There was once a time when the opening sketch of Saturday Night Live (SNL) comprised the most cutting-edge political and social satire to be found among the mainstream outlets of criticism. In a critical landscape, that was at least as divided and mistrusted as it appears now. Its voice was one of vicious truth-seeking at whatever the cost, backed up by stalwart intellectualism.
It sought to place in its cross-hairs for a precious three minutes weekly what certain liberals were worrying was a growing cult of ignorance in the United States, one that Isaac Asimov remarked was winding its way through our political and cultural life on the heels of the Reagan era’s absolutist fear-mongering, nurtured by the baseless notion that democracy means that “my ignorance is just as good as your knowledge.”
It is hard not to see how such a movement has come to overwhelm our headlines today: dominating the news this week are a meaningless debate over women’s rights to contraception — if you object to using it on religious grounds, women, then you need not worry about your boss paying for it, right? — and some banter about how Adele is too fat to deserve a Grammy. So you can imagine my surprise when this week’s SNL chose not to leap upon this ample pile of 21st century comedic ammunition and opted instead for a remarkably poised, and scathingly beautiful, roast of Mitt Romney.
In the first half of the sketch Romney, who had fared disastrously in last week’s primaries in Minnesota, Missouri and Colorado, nervously tries to spin the bad news as deliberate underperformance from his campaign, a soggy counter to the media’s forecast that he too would peak and fizzle far before the nominating convention. Romney, a sweater-vested Jason Sudeikis who soliloquies from a wholesome Midwestern foyer complete with roaring fireplace and a golden retriever, seems to desperately want us to accept the farce.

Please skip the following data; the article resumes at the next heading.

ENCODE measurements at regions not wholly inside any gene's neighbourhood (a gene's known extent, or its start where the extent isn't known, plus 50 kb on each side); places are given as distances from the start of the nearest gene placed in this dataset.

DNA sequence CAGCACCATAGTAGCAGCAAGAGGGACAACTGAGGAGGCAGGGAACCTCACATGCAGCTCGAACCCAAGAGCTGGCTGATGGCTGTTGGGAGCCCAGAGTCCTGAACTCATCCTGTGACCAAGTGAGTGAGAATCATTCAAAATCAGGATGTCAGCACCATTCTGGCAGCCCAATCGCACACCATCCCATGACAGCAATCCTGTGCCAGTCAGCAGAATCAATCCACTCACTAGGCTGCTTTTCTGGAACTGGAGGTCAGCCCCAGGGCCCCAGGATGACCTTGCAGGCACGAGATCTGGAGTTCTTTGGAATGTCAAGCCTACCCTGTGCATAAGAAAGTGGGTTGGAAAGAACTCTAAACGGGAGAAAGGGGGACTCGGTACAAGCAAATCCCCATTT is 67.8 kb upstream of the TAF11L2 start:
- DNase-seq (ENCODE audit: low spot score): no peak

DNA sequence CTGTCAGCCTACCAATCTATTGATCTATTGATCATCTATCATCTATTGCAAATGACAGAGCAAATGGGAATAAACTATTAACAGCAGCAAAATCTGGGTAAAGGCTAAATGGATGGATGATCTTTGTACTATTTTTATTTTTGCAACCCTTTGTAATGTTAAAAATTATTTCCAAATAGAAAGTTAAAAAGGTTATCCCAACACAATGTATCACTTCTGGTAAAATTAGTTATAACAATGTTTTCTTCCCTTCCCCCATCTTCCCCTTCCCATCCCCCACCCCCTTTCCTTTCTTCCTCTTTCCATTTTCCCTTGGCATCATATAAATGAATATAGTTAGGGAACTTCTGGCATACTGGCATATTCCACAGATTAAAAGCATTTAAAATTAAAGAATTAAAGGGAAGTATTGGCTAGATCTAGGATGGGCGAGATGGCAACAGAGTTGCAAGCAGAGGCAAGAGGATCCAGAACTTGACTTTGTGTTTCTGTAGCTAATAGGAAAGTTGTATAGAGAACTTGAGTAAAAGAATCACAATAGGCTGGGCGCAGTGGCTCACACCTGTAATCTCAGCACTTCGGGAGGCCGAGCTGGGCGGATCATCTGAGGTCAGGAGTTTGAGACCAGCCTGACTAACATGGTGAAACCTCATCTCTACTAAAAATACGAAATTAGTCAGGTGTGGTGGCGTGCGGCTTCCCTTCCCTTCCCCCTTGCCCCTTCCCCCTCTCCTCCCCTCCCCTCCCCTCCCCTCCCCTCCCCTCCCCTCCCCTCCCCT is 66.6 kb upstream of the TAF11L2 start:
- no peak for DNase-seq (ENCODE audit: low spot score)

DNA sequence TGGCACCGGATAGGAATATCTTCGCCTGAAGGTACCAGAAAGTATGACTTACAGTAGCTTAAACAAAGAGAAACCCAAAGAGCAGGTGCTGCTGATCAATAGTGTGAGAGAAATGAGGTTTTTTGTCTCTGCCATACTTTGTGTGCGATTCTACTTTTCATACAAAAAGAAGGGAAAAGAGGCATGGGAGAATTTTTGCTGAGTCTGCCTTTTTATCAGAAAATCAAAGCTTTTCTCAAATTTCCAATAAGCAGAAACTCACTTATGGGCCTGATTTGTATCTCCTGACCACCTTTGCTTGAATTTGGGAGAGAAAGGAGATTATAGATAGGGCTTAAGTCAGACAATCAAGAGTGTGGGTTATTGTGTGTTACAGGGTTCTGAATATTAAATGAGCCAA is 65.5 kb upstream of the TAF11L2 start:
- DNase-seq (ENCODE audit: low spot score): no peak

Both Romneys, of course, are devoting tremendous concentration to selling us — with the fevered determination of the underachieving preschooler to hammer the square peg into the round hole — on his spectacularly impossible osmosis with the “family values” conservatism of the typical American anti-intellectual. And though the preschooler will soon realize the nature of his failure and correct course, the same can’t quite be said for Romney.
This brings us to the second half of the SNL sketch, in which Romney’s attempt to distract from his acceptable losses is derailed and drowned out by the barking of the golden retriever. The dog continues to bark throughout the entire sketch and Romney fails to get a word past it, especially the trademark closing segue.
Whether or not the show intended for this self-sabotage, the effect is the most simple, ingenious, subtle and hysterical portraits of Romney this election year has yet seen.
Of all the material that was up for grabs this week, the show elected to open with a noisy golden retriever — and yet it has also given us a coherent symbol of Romney as a candidate. Here is a man who wants to be President but — BARK! — knows he never will. He has considerable wealth at his disposal but — BARK! — it has so far served only to alienate him from the beleaguered voters of this election while it poorly tars his rivals in the primaries. And he can appear very smooth, and I daresay, presidential at times but — BARK! — is he a real Republican? A real Christian? A real human being that I could ever speak with except through the ornate fence of his country club?
The unending barking reminded me of the closing scene from Oliver Stone’s “W.,” a likewise poignant symbolizing of a politician’s career. In the scene, George W. Bush is an outfielder in prime position to catch the batter’s fly ball. But the ball never comes, and Bush stands bewildered until the credits roll.
The allegory that SNL constructed is perhaps even more perfect. Americans are the golden retriever — simple, lovable, easy to dupe but adept at voicing their displeasure when they know they’ve been fooled — and they’ve responded to Romney’s grease in the same way an aloof retriever might: Bark, bark, bark.
If, instead of an election, we had a contest for whom you would rather spend an hour with, most Americans would opt for the golden retriever over Romney. I must applaud SNL, for without its gem of a sketch I would not have stumbled onto such a wonderful truth as this.